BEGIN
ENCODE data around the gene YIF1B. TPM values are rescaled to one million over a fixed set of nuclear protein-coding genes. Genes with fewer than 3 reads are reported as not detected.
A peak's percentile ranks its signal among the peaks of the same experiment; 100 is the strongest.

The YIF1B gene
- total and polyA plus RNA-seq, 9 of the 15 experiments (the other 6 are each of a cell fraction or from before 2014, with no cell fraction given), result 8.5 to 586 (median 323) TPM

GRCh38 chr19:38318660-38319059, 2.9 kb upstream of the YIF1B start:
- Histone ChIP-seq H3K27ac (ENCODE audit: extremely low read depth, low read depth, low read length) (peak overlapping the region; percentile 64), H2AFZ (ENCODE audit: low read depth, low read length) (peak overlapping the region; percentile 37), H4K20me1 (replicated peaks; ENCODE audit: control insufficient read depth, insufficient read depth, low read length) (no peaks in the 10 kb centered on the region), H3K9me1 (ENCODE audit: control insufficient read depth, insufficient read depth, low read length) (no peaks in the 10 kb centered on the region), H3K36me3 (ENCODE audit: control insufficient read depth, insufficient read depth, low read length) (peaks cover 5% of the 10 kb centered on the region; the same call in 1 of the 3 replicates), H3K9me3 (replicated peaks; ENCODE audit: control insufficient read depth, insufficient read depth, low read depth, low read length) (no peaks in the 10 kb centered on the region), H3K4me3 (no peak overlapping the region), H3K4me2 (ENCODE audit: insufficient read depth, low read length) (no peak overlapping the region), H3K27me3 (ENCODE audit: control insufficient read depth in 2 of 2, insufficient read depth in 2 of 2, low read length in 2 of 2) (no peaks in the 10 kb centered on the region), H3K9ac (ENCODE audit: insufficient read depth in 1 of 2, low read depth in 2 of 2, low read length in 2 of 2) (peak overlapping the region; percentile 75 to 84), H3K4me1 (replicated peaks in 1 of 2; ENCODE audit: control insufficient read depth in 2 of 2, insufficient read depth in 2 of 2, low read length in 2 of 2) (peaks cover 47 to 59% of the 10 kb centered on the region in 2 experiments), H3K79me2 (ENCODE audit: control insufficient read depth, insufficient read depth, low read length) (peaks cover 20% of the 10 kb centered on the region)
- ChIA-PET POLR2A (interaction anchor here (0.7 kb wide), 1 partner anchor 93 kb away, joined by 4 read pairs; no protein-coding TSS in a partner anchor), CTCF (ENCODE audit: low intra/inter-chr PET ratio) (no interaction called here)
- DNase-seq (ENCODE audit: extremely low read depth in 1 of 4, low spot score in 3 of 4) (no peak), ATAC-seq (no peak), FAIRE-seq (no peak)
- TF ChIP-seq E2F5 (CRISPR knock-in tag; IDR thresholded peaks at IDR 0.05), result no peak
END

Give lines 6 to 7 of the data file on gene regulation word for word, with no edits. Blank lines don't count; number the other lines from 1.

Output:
- Histone ChIP-seq H3K27ac (ENCODE audit: extremely low read depth, low read depth, low read length) (peak overlapping the region; percentile 64), H2AFZ (ENCODE audit: low read depth, low read length) (peak overlapping the region; percentile 37), H4K20me1 (replicated peaks; ENCODE audit: control insufficient read depth, insufficient read depth, low read length) (no peaks in the 10 kb centered on the region), H3K9me1 (ENCODE audit: control insufficient read depth, insufficient read depth, low read length) (no peaks in the 10 kb centered on the region), H3K36me3 (ENCODE audit: control insufficient read depth, insufficient read depth, low read length) (peaks cover 5% of the 10 kb centered on the region; the same call in 1 of the 3 replicates), H3K9me3 (replicated peaks; ENCODE audit: control insufficient read depth, insufficient read depth, low read depth, low read length) (no peaks in the 10 kb centered on the region), H3K4me3 (no peak overlapping the region), H3K4me2 (ENCODE audit: insufficient read depth, low read length) (no peak overlapping the region), H3K27me3 (ENCODE audit: control insufficient read depth in 2 of 2, insufficient read depth in 2 of 2, low read length in 2 of 2) (no peaks in the 10 kb centered on the region), H3K9ac (ENCODE audit: insufficient read depth in 1 of 2, low read depth in 2 of 2, low read length in 2 of 2) (peak overlapping the region; percentile 75 to 84), H3K4me1 (replicated peaks in 1 of 2; ENCODE audit: control insufficient read depth in 2 of 2, insufficient read depth in 2 of 2, low read length in 2 of 2) (peaks cover 47 to 59% of the 10 kb centered on the region in 2 experiments), H3K79me2 (ENCODE audit: control insufficient read depth, insufficient read depth, low read length) (peaks cover 20% of the 10 kb centered on the region)
- ChIA-PET POLR2A (interaction anchor here (0.7 kb wide), 1 partner anchor 93 kb away, joined by 4 read pairs; no protein-coding TSS in a partner anchor), CTCF (ENCODE audit: low intra/inter-chr PET ratio) (no interaction called here)